a man teaching a boy to skateboard on a ramp
Aaron Breetwor teaching William Gonzalez a ramp trick. Screenshot from the video, taken by Lingzi Chen.
Video: César Chávez students learn to skate, video by Lingzi Chen, filmed April 13, 2023.

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With pads and helmets and strings pulled tight, dozens of students at César Chávez Elementary School step on skateboards three days a week and surf on the sidewalk, part of the after-school program on campus. 

“Teacher Aaron!” students yell, calling their instructor, Aaron Breetwor, for help in putting on safety gears to team them a trick. The kids shuffle in between 3:45 to 6 p.m. and, outfitted by Breetwor, take off, laying flat on their stomachs, sitting criss-cross or, for the more daring crew, fully standing and speeding off.

“For the most part, it’s just kids wanting to skate,” said Breetwor, 30, who has been teaching the program since last fall. “Honestly the best thing to do is to support the excitement.”

Breetwor’s class is meant for 3rd, 4th, and 5th graders, but is open to anyone who wants to learn and has their parents’ permission.

For Breetwor, children are the perfect skateboarding students: “Their sense of play is so strong.” Breetwor’s first lessons usually start with teaching “butt-boarding,” letting the kids sit on the skateboard. “Eventually, they just stand up on their own,” said Breetwor, likening the process to kids learning to walk. “They crawl and then they walk. So they ride on their butts and then they stand up.”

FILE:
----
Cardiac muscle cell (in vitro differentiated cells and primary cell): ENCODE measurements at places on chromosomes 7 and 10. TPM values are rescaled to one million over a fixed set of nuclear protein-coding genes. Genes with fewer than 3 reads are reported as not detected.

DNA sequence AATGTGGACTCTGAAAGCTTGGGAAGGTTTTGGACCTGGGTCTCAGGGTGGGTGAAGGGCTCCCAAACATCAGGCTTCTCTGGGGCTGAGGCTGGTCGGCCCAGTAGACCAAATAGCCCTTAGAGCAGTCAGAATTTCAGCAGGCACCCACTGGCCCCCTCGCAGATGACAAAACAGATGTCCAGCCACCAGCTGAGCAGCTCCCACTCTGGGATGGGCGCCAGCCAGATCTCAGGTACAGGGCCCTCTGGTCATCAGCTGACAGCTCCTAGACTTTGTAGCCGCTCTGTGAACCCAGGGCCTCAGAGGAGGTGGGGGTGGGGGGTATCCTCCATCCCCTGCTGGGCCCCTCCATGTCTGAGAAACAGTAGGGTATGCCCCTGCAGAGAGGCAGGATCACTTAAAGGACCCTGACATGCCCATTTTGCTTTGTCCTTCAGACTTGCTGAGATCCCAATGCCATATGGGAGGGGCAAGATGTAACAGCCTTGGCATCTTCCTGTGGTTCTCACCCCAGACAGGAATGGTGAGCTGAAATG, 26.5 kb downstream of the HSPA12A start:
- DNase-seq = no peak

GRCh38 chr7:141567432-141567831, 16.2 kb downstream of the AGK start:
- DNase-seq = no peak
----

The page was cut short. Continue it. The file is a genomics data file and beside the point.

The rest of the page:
For the 2021-2022 school year, 72.1 percent of the students in César Chávez Elementary School were considered socioeconomically disadvantaged by the state, and 4.7 percent of them were homeless. The affordability and simplicity of skateboarding, for Breetwor, makes it an ideal form of play for kids, and a viable mode of transportation. 

Parents can buy a skateboard from Target or Walmart for $40 and, with simple materials and small changes, “you can update almost any skateboard to be better for transportation,” said Breetwor. Sometimes, he helps upgrade the board for free when parents cannot afford to do so. 

Breetwor said more funding to hire more teachers and invest in better equipment would help support the students’ growing interest.

On a recent afternoon, William Gonzalez was determined to master one skill: Skating up and back down a two-foot ramp. Gonzalez had fallen more than a dozen times, his skateboard sliding out from under him. But he appeared unfazed: As soon as he fetched his skateboard, he tried again. 

Roberto Gonzalez, William’s father, said that skateboarding is the only sport his son loves. “He likes this a lot, this program,” said Gonzalez of William, “I’m happy for my son.” 

William does not have a skateboard at home, and can only practice at school. 

Told about William’s unstoppable trial-and-error, Gonzalez looked at the boy on the ramp with a proud smile: “I know,” said Gonzalez, “he’s my son.”

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Lingzi is our newest reporting intern. She covered essential workers in New York City during the pandemic and wrote about China’s healthcare and women’s rights back in college. Before coming to America to pursue her dream in journalism, Lingzi taught in the Department of Chinese Studies in National University of Singapore.

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